Anyone who has done a kitchen renovation knows that construction is difficult. It’s slow, progress is painful, getting all the trades to come at the right time is like aligning the stars, and there’s huge waste in the process.
Exyn Technologies thinks it can reduce part of it via drones. And the company has just landed a major client: Obayashi, the largest Japanese construction company.
But these drones won’t lift a hammer or install a window. Instead, they will fly over the entire construction site continuously and autonomously, mapping the 3D space and uploading the visual data to BIM platforms – building information modeling systems – to making sure everything stays on track. Essentially, they create a living, breathing digital twin of the ever-changing job site in near real time.
They won’t do it for your next bathroom remodel, of course.
This is for the $1.5 billion stadium, or the $1 billion tower, or the construction of a $250 million hotel.
“McKinsey actually did a study where they quantify the global construction industry as an $8 trillion industry,” CEO Nader Elm told me recently on the Tech First Podcast. “And they also quantified that $3 trillion of that is actually due to inefficiency and waste.”
Much of that waste comes down to bad information, Elm says.
The trade does things at the wrong time. A wall is installed before wiring is laid, or a window is installed before interior fittings are loaded through the opening. Even with the best goodwill in the world, information slowly passes from the trades to the subcontractors, from the contractors to the supervisors working for the general contractor.
This means that large construction companies frequently map their projects, usually walking through a massive project and taking photos. It is a manual process that takes a lot of time.
Exyn’s solution is to essentially deploy the same autonomous drone they use for GPS-less mine mapping. But large construction sites are tough places for autonomous drones.
“You can’t rely on a still or static environment,” says COO Ben Williams. “Things are changing, it’s dynamic. Even if you have nothing planned to move, someone drops a forklift, truck, bag, or whatever, and so because of that, you need a capable system. to respond in real time to changes in its environment.
Drones hoping to operate here must continue to operate even if they encounter obstacles, including new ones daily, and even if they lose GPS signal in a basement or parking lot. Solve this and you may be able to save yourself a huge amount of work.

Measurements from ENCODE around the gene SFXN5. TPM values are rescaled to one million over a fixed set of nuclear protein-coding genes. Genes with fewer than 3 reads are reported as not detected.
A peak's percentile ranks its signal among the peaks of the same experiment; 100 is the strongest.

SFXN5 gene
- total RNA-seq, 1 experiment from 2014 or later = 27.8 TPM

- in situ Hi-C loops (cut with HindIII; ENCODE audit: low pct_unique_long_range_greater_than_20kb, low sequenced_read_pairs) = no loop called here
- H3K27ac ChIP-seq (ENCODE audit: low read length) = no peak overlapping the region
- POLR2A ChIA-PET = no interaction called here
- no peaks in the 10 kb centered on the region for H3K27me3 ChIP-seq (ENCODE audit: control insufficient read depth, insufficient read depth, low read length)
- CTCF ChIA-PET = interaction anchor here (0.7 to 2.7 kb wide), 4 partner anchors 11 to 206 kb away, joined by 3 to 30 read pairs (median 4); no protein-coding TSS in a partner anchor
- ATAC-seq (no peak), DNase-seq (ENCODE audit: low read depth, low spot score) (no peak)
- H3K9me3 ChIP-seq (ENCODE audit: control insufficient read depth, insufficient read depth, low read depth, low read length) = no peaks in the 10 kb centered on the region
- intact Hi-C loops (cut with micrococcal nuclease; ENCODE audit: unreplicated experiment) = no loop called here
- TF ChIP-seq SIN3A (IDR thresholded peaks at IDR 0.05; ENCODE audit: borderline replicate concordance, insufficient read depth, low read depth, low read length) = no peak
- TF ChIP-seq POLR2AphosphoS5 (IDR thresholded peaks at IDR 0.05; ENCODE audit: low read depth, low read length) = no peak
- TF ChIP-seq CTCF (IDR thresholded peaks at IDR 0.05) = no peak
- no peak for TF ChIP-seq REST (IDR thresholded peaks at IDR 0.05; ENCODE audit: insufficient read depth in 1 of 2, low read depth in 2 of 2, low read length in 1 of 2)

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Digital twin technology, or the digitization of a representation of the physical environment, is the goal.
“Before that, if you wanted to go see the state of a construction site, you had to go and walk around the construction site [with] a camera,” says Williams.
Then you either have a few hundred (or thousands) of digital images to review, or you hand-load them into some sort of photogrammetry software. In some cases, if you wanted to do this, you had to make sure your lighting was good, you might have had to use a tripod every 15-20 feet, and you might have had other requirements from your software.
“The basic idea here is that you’re massively streamlining this process,” Williams says. “The same thing that would take you all day to capture from traditional methods could take you an hour or less with a stand-alone system, and so you increase both the accuracy, the speed with which you can operate, and you’re able to digitally run these kinds of data analyzes that you weren’t even able to do before.”
In other words, you have automated data collection, you have automated data entry, and you can perform automated day-to-day comparisons to see progress and if there is anything that concerns you, you should take a look. This, Williams says, saves construction companies time and money by reducing work and remedial work.
There’s a massive push to build robots that can help with some of the most dangerous and difficult jobs in construction – while helping to solve the labor and skills shortage in construction. Some of them are self-contained, while others require a human in the loop. Most of them move materials, like Construction Robotics Mule, or use 3D printing techniques, like Branch Technology.
Exyn’s drone doesn’t move any I-beams or pump concrete, but it promises to help with the increasingly digital nature of construction. The solution is not cheap, however. Although Exyn does not release pricing information publicly, it certainly won’t fit on my credit card.